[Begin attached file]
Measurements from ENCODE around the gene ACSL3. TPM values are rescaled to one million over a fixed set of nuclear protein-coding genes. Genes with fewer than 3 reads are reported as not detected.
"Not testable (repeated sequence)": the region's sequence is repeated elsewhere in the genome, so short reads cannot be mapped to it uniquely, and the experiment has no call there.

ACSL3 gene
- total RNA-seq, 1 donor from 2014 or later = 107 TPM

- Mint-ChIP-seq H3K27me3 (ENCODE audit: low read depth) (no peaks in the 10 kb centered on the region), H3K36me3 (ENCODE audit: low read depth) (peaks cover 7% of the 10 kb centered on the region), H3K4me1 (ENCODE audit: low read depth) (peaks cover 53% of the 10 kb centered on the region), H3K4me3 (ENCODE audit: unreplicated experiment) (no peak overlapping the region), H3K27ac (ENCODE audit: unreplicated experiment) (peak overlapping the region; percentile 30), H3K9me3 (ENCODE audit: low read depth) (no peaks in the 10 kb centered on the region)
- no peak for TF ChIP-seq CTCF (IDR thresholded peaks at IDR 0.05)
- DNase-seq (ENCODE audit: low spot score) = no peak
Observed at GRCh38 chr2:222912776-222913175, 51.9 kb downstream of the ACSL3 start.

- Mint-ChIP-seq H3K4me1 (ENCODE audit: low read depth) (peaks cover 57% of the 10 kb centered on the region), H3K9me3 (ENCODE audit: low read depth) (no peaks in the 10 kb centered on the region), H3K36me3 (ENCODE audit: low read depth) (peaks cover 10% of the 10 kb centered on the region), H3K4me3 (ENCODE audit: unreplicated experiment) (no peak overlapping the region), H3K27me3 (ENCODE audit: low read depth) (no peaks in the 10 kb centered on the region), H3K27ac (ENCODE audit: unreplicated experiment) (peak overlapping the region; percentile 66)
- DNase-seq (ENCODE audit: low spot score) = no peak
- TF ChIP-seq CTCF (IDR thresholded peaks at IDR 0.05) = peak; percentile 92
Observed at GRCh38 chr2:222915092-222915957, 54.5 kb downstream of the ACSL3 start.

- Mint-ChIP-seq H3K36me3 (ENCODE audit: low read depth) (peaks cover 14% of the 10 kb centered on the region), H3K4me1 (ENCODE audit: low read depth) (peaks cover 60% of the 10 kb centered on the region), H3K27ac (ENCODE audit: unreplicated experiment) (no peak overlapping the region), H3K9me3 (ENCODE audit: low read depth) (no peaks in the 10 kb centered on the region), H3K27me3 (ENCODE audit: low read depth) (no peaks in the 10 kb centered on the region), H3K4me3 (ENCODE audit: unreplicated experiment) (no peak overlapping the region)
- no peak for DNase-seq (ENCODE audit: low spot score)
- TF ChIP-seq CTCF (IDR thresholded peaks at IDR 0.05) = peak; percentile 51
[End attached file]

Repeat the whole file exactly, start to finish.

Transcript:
Measurements from ENCODE around the gene ACSL3. TPM values are rescaled to one million over a fixed set of nuclear protein-coding genes. Genes with fewer than 3 reads are reported as not detected.
"Not testable (repeated sequence)": the region's sequence is repeated elsewhere in the genome, so short reads cannot be mapped to it uniquely, and the experiment has no call there.

ACSL3 gene
- total RNA-seq, 1 donor from 2014 or later = 107 TPM

- Mint-ChIP-seq H3K27me3 (ENCODE audit: low read depth) (no peaks in the 10 kb centered on the region), H3K36me3 (ENCODE audit: low read depth) (peaks cover 7% of the 10 kb centered on the region), H3K4me1 (ENCODE audit: low read depth) (peaks cover 53% of the 10 kb centered on the region), H3K4me3 (ENCODE audit: unreplicated experiment) (no peak overlapping the region), H3K27ac (ENCODE audit: unreplicated experiment) (peak overlapping the region; percentile 30), H3K9me3 (ENCODE audit: low read depth) (no peaks in the 10 kb centered on the region)
- no peak for TF ChIP-seq CTCF (IDR thresholded peaks at IDR 0.05)
- DNase-seq (ENCODE audit: low spot score) = no peak
Observed at GRCh38 chr2:222912776-222913175, 51.9 kb downstream of the ACSL3 start.

- Mint-ChIP-seq H3K4me1 (ENCODE audit: low read depth) (peaks cover 57% of the 10 kb centered on the region), H3K9me3 (ENCODE audit: low read depth) (no peaks in the 10 kb centered on the region), H3K36me3 (ENCODE audit: low read depth) (peaks cover 10% of the 10 kb centered on the region), H3K4me3 (ENCODE audit: unreplicated experiment) (no peak overlapping the region), H3K27me3 (ENCODE audit: low read depth) (no peaks in the 10 kb centered on the region), H3K27ac (ENCODE audit: unreplicated experiment) (peak overlapping the region; percentile 66)
- DNase-seq (ENCODE audit: low spot score) = no peak
- TF ChIP-seq CTCF (IDR thresholded peaks at IDR 0.05) = peak; percentile 92
Observed at GRCh38 chr2:222915092-222915957, 54.5 kb downstream of the ACSL3 start.

- Mint-ChIP-seq H3K36me3 (ENCODE audit: low read depth) (peaks cover 14% of the 10 kb centered on the region), H3K4me1 (ENCODE audit: low read depth) (peaks cover 60% of the 10 kb centered on the region), H3K27ac (ENCODE audit: unreplicated experiment) (no peak overlapping the region), H3K9me3 (ENCODE audit: low read depth) (no peaks in the 10 kb centered on the region), H3K27me3 (ENCODE audit: low read depth) (no peaks in the 10 kb centered on the region), H3K4me3 (ENCODE audit: unreplicated experiment) (no peak overlapping the region)
- no peak for DNase-seq (ENCODE audit: low spot score)
- TF ChIP-seq CTCF (IDR thresholded peaks at IDR 0.05) = peak; percentile 51